The stage, which is the home of NBA teams the Lakers and Clippers, as well as the national hockey league‘s Kings and Sparks of the National Women’s Basketball Association, have had the same name for 22 years.
But Crypto.com, a website that allows users to buy and sell cryptocurrencies, is reportedly paying $700 million over the next 20 years for the renaming. It is considered the most expensive naming rights deal in history.
Staples, the stationery and stationery company, paid $100 million for its name on the 20,000-seat stadium under a 20-year deal.
“In years to come, people will look back on this moment as the moment when crypto crossed the divide into the mainstream,” Crypto.com CEO Kris Marszalek told the LA Times.
“This is just such a brilliant move by the guys from… [venue owner] AEG, because the next decade belongs to crypto.”
Founded in 2016, Crypto.com has spent a lot of money in the global sports landscape over the past year.
The platform has signed highly visible sponsorship deals with Formula 1, the UFC, Italian Serie A, Paris St-Germain and the NHL Montreal Canadiens – while also purchasing the Philadelphia 76ers uniform sponsorship patch.
AEG, the majority-owned sports and entertainment conglomerate in the Kings and owned the Lakers until last summer, built the arena that quickly became a famous setting for major events in the US’s second-largest metropolitan area.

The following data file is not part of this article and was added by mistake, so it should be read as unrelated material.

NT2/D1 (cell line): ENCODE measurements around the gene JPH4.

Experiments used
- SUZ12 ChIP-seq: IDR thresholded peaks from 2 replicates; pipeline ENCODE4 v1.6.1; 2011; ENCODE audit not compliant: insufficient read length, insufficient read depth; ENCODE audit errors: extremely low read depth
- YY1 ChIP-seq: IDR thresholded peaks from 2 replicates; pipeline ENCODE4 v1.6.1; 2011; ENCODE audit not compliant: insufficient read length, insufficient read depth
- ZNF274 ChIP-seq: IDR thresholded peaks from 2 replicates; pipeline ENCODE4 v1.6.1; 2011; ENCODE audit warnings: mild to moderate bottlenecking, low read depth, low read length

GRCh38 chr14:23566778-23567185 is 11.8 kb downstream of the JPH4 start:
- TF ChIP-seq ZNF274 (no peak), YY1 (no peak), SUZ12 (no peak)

Along with its sports tenants, the arena has hosted 19 Grammy Awards ceremonies, three NBA All-Star Games, two NHL All-Star Games, and numerous high-profile concerts, performances and major public events, including memorials to Michael Jackson, Nipsey Hussle, and Kobe Bryant.
The Lakers have won six NBA Championships during their tenure in the cavernous arena, including three in a row in their first three years in business. Banners commemorating the Lakers’ 17 NBA titles hang high on the walls above the playing floor, perhaps the building’s most distinctive interior design feature.
The Sparks have won three WNBA titles at the Staples Center, and the Kings won their first two Stanley Cup championships there in 2012 and 2014, both on home ice.
The Clippers will be short timers in the Crypto.com Arena. They are slated to open the $1 billion, 18,000-seat Intuit Dome owned by owner Steve Ballmer in Inglewood in 2024, when their Staples Center lease expires. The Sparks could also leave the center, although nothing has been decided yet.
NBA stars have tested the waters of crypto and blockchain technology. Shaquille O’Neal recently released its own collection of non-fungible tokens (NFTs), which revolve on the Ethernity chain and feature five choice moments from the player’s career.
The NBA itself also partnered with Dapper Labs, the blockchain game company behind CryptoKitties, in August 2019 to create ‘Top Shot’ NFTs of video highlights from player history.
Additional Reporting by Associated Press